2. My condolences, Liza. I am awkward with words when it comes to the loss of someone dear. So in mind I just sit with you, quietly, and let you feel what you need to feel, knowing someone is there to catch you.

  3. I love everything about your piece. It brought tears. In April, I lost my friend, brother in law, mentor, teacher of all things rich and wonderful. I sat with him, held his hand while he slipped away from cancer. He was 65. My sister died nineteen years before him. Having lost both of them, there is a gaping hole that will never be filled or at least I don’t know how it can be filled…though as you say we have to figure out how to fill it. And there are so many things I want to ask him…things that were unanswerable, even at the end…as you write. There is pain and wisdom in what you have written and that hard, cold reality…there is little solace in goodbyes. But to have loved so deeply still remains the most beautiful state of all. Thank you for this…

  4. There is a mother, father, 2 girls and 2 boys in this family. I am the oldest girl and the only one left. Dad died at 46 Mom at 66. Sister died at 32 and both brothers in their 50’s. The loss of my final brother was the hardest for me because I have no one left to share all the memories of our christmas mornings as children, the funny stories about Mom & Dad, the family vacations, birthdays, graduations, weddings. All the special “only a sibling would understand” memories and stories are gone for me and even though my last sibling died four years ago it still really hurts. I will be 70 years old on my next birthday in January and all the younger ones that I thought would be here for me are gone.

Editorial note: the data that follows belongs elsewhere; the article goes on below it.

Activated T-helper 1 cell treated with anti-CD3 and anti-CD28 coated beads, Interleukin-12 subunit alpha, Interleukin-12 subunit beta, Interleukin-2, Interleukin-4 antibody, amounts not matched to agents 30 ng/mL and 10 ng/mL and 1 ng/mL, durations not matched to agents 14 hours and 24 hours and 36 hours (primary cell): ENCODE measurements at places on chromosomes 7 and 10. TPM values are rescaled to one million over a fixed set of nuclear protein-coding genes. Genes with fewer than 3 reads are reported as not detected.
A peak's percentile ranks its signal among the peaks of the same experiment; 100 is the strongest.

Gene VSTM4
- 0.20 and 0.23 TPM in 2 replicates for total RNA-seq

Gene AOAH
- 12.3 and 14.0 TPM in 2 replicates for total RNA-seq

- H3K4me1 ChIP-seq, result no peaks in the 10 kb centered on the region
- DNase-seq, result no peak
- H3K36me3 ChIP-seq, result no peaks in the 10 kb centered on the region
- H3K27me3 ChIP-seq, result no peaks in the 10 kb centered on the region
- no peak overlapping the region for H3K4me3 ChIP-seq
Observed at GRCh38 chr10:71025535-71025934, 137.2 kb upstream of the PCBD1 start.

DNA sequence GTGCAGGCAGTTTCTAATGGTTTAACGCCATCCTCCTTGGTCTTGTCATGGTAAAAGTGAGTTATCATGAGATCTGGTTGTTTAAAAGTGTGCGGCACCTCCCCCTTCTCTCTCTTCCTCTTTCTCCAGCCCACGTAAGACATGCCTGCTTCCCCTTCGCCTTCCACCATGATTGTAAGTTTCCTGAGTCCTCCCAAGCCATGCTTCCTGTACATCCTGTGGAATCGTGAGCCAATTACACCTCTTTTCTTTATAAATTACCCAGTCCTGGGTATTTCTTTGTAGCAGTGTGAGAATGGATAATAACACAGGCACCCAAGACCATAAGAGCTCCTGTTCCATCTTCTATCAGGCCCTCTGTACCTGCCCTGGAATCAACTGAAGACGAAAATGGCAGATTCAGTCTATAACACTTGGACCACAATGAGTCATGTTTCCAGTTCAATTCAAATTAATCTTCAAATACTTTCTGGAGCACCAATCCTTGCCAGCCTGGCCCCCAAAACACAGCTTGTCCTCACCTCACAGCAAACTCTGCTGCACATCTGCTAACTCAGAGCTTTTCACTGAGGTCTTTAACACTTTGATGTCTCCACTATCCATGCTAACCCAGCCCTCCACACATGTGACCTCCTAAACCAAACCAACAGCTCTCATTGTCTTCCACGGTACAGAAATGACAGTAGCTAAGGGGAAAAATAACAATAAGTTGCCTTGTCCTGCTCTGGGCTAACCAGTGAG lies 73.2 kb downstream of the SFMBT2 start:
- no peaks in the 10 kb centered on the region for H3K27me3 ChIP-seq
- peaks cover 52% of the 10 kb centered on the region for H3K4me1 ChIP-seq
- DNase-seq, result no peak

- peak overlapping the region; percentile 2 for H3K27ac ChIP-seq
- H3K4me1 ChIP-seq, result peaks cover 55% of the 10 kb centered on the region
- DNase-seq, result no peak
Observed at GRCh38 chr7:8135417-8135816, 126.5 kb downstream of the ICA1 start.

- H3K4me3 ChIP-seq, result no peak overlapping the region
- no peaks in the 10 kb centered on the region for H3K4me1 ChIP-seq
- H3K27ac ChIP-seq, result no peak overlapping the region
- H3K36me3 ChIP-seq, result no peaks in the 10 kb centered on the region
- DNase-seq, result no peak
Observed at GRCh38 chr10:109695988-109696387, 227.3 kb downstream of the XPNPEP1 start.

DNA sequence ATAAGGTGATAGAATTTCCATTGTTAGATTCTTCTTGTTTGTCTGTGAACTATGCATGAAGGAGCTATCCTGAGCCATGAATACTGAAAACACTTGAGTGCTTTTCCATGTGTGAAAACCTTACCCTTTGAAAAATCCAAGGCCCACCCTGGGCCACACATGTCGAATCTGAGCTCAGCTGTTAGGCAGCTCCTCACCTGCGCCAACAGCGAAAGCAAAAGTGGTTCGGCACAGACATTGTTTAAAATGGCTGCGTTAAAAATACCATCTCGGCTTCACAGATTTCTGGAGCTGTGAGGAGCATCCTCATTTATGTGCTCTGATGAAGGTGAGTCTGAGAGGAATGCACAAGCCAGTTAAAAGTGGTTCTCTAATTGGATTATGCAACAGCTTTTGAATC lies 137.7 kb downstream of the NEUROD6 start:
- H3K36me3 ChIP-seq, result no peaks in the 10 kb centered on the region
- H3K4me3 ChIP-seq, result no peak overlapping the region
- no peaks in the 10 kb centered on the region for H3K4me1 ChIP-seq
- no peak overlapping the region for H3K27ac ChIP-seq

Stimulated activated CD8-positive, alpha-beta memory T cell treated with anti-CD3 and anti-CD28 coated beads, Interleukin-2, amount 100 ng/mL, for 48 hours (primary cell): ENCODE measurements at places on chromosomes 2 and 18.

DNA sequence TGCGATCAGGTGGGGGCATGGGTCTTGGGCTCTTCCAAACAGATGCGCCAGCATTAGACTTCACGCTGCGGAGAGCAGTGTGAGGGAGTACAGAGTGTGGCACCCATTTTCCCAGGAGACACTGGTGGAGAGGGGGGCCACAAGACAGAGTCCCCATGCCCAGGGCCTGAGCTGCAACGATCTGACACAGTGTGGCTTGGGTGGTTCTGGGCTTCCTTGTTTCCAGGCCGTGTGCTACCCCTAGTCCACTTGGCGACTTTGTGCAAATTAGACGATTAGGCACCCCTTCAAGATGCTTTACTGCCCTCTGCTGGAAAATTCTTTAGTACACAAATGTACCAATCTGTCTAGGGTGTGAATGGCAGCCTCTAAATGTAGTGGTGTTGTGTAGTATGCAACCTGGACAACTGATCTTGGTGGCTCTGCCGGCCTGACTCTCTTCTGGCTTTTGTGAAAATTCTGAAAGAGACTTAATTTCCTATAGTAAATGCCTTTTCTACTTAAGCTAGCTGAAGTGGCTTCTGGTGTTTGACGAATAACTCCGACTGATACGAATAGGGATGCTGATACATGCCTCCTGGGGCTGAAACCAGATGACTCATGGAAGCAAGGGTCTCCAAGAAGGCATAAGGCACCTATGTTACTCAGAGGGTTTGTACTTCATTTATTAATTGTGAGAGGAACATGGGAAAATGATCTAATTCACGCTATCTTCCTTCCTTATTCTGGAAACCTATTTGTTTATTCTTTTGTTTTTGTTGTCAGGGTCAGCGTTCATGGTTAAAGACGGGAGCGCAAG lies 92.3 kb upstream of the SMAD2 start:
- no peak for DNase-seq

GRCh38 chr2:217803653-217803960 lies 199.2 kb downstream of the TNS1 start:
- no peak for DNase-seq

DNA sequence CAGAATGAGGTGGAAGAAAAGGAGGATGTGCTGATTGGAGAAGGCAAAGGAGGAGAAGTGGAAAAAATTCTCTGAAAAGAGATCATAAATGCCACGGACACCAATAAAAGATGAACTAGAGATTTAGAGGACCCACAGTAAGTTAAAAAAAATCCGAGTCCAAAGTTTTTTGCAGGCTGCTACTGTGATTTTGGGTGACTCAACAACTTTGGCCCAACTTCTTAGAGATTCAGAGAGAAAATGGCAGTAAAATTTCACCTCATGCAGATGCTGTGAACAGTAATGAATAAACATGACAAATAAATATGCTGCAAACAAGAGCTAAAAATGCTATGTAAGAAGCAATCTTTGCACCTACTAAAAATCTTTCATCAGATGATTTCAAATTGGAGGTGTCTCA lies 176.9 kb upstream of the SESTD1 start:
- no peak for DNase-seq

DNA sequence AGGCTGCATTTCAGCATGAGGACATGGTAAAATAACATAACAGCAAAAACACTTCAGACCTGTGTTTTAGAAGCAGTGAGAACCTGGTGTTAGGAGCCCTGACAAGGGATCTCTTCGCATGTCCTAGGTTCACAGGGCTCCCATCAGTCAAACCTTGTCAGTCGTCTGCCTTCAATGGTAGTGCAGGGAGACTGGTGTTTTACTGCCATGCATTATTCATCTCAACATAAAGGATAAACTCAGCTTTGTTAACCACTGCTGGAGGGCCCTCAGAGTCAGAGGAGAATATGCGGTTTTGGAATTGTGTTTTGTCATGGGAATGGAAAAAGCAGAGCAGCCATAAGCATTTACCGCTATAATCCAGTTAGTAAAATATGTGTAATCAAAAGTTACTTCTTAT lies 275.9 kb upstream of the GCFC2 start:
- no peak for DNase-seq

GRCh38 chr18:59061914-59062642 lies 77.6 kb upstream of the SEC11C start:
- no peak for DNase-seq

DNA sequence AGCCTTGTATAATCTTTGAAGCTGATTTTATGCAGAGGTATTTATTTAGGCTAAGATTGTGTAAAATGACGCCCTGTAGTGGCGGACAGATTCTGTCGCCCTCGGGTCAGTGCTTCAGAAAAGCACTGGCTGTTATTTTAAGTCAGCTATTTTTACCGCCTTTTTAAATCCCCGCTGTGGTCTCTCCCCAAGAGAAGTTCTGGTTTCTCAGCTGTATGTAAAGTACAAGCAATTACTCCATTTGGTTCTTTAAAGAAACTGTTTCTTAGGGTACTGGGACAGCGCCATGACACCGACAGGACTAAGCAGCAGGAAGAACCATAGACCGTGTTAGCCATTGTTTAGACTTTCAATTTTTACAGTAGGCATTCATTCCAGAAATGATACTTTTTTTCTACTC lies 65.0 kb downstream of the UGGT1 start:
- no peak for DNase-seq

I guess I needed to get this out of my system so thank you for opening up this subject. I am sorry for your loss Liza.

    1. Oh Dee…thank you for writing your reality for all of us to share. You must live for all your loved ones. Live for them! Carry on, beautifully.

  5. The description of your loss touches my heart since I just lost someone I loved dearly. We were contemplating marriage, and then came the diagnosis. I sat with him through it all. As painful as it was to watch him slowly leave our world, I deeply felt I was playing my role in the mystery of life. I am forever stronger having been in that place with him. Most of all, I relish the gift of life with less fear and renewed appreciation for each day. I want my latter years to embrace the adventure of living with the gusto that my Peter wanted for us both.

    1. Cheryl, thank you for sharing your poignant story. You are a teacher with this amazing lesson. What a strong, compassionate woman you are.

  6. I found your site through the ’60 & Me’ community.. Love your energy, writing and spirit. This post resonated especially… As we age there seem to be so many good-byes. Love, loss, gratitude, being present. I’ll look forward to reading your next post.
    Thanks, Rhonda